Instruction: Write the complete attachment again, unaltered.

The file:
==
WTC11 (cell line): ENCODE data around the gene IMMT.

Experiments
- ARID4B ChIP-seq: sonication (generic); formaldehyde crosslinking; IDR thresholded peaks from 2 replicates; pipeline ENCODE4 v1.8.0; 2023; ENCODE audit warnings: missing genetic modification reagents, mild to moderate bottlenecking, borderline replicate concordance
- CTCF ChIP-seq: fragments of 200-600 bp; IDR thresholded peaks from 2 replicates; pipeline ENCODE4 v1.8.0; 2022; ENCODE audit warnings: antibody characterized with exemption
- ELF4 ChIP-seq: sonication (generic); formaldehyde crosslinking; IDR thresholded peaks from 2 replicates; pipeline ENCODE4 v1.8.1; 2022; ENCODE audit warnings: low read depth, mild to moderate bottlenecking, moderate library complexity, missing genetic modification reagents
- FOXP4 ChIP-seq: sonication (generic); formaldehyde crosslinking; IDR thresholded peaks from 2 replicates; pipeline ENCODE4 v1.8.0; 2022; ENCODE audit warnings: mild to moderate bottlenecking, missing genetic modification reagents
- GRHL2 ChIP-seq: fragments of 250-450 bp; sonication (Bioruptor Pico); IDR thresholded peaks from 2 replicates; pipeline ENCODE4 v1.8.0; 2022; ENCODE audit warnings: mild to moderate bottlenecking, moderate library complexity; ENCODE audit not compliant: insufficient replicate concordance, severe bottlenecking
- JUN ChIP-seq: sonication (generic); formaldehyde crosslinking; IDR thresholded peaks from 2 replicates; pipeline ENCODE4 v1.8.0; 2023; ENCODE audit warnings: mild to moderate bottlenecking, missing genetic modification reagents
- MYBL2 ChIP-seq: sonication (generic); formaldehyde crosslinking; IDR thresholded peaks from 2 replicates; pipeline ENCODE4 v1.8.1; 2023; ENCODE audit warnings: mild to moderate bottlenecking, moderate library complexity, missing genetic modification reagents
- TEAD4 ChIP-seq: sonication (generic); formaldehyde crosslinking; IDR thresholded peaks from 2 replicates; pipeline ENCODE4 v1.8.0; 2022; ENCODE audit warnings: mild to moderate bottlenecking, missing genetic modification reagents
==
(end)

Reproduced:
WTC11 (cell line): ENCODE data around the gene IMMT.

Experiments
- ARID4B ChIP-seq: sonication (generic); formaldehyde crosslinking; IDR thresholded peaks from 2 replicates; pipeline ENCODE4 v1.8.0; 2023; ENCODE audit warnings: missing genetic modification reagents, mild to moderate bottlenecking, borderline replicate concordance
- CTCF ChIP-seq: fragments of 200-600 bp; IDR thresholded peaks from 2 replicates; pipeline ENCODE4 v1.8.0; 2022; ENCODE audit warnings: antibody characterized with exemption
- ELF4 ChIP-seq: sonication (generic); formaldehyde crosslinking; IDR thresholded peaks from 2 replicates; pipeline ENCODE4 v1.8.1; 2022; ENCODE audit warnings: low read depth, mild to moderate bottlenecking, moderate library complexity, missing genetic modification reagents
- FOXP4 ChIP-seq: sonication (generic); formaldehyde crosslinking; IDR thresholded peaks from 2 replicates; pipeline ENCODE4 v1.8.0; 2022; ENCODE audit warnings: mild to moderate bottlenecking, missing genetic modification reagents
- GRHL2 ChIP-seq: fragments of 250-450 bp; sonication (Bioruptor Pico); IDR thresholded peaks from 2 replicates; pipeline ENCODE4 v1.8.0; 2022; ENCODE audit warnings: mild to moderate bottlenecking, moderate library complexity; ENCODE audit not compliant: insufficient replicate concordance, severe bottlenecking
- JUN ChIP-seq: sonication (generic); formaldehyde crosslinking; IDR thresholded peaks from 2 replicates; pipeline ENCODE4 v1.8.0; 2023; ENCODE audit warnings: mild to moderate bottlenecking, missing genetic modification reagents
- MYBL2 ChIP-seq: sonication (generic); formaldehyde crosslinking; IDR thresholded peaks from 2 replicates; pipeline ENCODE4 v1.8.1; 2023; ENCODE audit warnings: mild to moderate bottlenecking, moderate library complexity, missing genetic modification reagents
- TEAD4 ChIP-seq: sonication (generic); formaldehyde crosslinking; IDR thresholded peaks from 2 replicates; pipeline ENCODE4 v1.8.0; 2022; ENCODE audit warnings: mild to moderate bottlenecking, missing genetic modification reagents